Still, pitching coach Don Cooper wanted to see what he had in his young prospect. So last February, he scheduled him to make his White Sox debut against the Cubs in front of a packed house in Mesa.

“It was kind of like a challenge," Giolito said. "They fill the stadium over there. I’m like, ‘Alright here we go."

Giolito gave up one run, three hits, walked one and struck out two in two innings against the Cubs that day.

“I pitched OK," he said. "I think I gave up a home run to Addison Russell. At the same time, I remember that game like I was forcing things. I might have pitched okay, but I was forcing the ball over the plate instead of relaxing, trusting and letting it happen which is kind of my mantra now. I’m saying that all the time, just having confidence in yourself and letting it go.”

A conversation in midseason with Charlotte Knights pitching coach Steve McCatty, suggested by Cooper, helped turn Giolito’s season around. The lesson for Giolito: whatever you have on the day you take the mound is what you have. Don’t force what isn’t there.

Fortunately for Giolito he has extra pitches in his arsenal, so if the curveball isn’t working (which it rarely did when he came up to the majors last season) he can go to his change-up, fastball, slider, etc.

It’s all part of the learning process, both on the mound and off it. Setbacks are coming. Giolito has already had his share. More will be on the way.

“You want to set expectations for yourself. You want to try and achieve great goals,” he said. “At the same time, it is a game of failure. There’s so much that you have to learn through experience whether that be success or failure. Especially going through the minor leagues. There’s so much that you have to learn and a lot of it is about development. It’s a crazy ride for sure.”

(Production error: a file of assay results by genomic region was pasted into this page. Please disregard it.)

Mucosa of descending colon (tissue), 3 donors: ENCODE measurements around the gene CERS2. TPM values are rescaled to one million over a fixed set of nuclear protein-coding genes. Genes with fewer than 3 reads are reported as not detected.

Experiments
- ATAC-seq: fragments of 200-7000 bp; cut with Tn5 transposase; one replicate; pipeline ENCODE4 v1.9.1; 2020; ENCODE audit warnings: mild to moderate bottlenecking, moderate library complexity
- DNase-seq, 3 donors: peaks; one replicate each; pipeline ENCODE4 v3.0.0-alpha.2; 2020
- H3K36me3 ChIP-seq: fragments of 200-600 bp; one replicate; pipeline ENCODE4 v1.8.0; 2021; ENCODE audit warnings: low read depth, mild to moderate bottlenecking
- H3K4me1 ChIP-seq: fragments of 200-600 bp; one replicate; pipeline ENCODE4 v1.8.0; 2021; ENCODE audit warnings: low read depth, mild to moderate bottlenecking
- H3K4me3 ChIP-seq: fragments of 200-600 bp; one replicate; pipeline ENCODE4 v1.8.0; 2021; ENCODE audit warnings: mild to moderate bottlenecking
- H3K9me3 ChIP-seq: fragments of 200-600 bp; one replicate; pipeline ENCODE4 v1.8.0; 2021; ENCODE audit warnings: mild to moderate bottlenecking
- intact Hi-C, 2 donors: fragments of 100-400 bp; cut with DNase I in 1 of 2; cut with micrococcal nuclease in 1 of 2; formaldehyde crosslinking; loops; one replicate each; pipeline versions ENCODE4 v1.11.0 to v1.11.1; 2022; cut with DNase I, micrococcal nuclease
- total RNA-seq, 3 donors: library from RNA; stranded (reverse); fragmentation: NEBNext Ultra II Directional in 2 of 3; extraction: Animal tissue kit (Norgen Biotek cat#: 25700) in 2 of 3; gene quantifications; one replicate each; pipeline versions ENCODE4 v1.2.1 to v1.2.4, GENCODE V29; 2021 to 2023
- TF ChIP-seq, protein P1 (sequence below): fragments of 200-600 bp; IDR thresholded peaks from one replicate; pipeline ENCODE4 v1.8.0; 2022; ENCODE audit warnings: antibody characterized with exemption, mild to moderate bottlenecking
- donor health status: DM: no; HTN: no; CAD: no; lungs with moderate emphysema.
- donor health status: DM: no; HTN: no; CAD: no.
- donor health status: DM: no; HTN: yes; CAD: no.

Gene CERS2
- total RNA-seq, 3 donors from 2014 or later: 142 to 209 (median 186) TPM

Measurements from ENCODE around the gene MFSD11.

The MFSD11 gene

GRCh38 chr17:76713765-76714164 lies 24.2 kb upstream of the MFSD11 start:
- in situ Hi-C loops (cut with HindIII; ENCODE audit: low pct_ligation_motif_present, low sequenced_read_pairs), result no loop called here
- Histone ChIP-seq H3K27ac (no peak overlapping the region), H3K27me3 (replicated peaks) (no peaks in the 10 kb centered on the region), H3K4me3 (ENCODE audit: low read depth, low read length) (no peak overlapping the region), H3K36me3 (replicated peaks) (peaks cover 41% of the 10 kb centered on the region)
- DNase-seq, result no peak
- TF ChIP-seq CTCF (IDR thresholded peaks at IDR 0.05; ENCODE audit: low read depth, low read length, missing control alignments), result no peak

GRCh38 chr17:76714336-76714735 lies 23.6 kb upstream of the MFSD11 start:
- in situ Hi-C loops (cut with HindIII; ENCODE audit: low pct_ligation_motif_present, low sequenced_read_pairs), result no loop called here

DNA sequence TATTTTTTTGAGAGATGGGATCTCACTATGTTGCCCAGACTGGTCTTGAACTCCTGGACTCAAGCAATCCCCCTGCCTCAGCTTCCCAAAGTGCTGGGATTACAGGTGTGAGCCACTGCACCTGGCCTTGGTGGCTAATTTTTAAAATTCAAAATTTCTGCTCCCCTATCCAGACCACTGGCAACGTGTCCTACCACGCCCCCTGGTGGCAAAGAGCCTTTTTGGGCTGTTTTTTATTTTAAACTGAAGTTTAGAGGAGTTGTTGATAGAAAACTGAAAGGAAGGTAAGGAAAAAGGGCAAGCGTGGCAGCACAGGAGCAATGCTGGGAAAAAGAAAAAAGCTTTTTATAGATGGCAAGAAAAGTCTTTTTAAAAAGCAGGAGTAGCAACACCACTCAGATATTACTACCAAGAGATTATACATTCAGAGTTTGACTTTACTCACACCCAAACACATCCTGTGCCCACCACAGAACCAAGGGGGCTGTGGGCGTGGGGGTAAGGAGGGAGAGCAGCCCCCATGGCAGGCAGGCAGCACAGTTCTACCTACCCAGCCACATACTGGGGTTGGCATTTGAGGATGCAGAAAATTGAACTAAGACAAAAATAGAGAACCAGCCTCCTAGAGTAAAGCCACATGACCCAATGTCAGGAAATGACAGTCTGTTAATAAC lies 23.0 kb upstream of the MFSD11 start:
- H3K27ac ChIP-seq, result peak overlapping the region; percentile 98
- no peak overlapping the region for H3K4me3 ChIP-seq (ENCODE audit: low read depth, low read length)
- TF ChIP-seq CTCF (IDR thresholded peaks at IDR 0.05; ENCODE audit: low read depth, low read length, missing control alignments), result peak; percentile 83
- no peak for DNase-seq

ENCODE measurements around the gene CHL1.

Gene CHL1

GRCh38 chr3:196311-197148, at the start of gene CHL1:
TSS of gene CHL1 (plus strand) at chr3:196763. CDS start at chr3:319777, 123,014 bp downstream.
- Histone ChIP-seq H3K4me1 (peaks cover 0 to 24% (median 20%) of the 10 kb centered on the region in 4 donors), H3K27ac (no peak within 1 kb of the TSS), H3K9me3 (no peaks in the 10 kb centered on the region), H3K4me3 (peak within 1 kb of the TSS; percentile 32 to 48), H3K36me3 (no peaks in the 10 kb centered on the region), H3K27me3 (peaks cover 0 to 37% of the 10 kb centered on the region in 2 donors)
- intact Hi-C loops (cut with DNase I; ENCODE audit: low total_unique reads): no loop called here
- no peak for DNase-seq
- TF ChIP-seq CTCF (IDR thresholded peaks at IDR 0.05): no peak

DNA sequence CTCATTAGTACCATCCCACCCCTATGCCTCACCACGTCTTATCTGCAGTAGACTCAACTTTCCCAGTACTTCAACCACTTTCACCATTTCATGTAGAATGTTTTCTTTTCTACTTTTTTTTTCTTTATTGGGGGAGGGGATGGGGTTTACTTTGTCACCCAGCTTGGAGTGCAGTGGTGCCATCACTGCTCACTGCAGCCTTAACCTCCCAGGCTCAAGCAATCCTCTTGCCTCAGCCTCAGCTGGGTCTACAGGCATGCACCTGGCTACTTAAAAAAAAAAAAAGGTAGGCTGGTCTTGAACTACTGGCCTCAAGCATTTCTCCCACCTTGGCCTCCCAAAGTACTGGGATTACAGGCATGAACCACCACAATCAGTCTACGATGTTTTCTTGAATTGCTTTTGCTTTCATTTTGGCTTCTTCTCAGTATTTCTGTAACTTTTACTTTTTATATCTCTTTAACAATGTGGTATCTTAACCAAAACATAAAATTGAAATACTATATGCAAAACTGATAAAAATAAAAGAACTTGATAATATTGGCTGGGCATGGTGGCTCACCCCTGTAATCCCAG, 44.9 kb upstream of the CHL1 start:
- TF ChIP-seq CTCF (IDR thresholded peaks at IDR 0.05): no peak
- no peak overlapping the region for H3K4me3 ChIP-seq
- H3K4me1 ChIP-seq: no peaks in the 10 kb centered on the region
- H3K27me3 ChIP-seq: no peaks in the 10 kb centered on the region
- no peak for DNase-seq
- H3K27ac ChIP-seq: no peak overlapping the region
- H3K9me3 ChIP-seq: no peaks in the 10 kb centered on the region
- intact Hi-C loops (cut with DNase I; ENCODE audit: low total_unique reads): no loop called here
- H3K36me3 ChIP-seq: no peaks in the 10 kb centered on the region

SportsTalk Live Podcast: Rick Hahn gives an update on the state of the White Sox rebuild

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USA TODAY

SportsTalk Live Podcast: Rick Hahn gives an update on the state of the White Sox rebuild

In this episode of the SportsTalk Live Podcast, Danny Parkins (670 The Score), Chris Bleck (ESPN 1000) and Scott King (WGN Radio) join David Kaplan on the panel.

Ryan Pace’s offseason begins. Josh Sitton and Jerrell Freeman are gone, but what will he do with Kyle Fuller?

Plus, Rick Hahn joins Kap from Glendale, Ariz., to discuss the state of the White Sox rebuild, how tough it is to keep their best prospects in the minors and why Jose Abreu is so important for his young team?

Listen to the full episode at this link or in the embedded player below: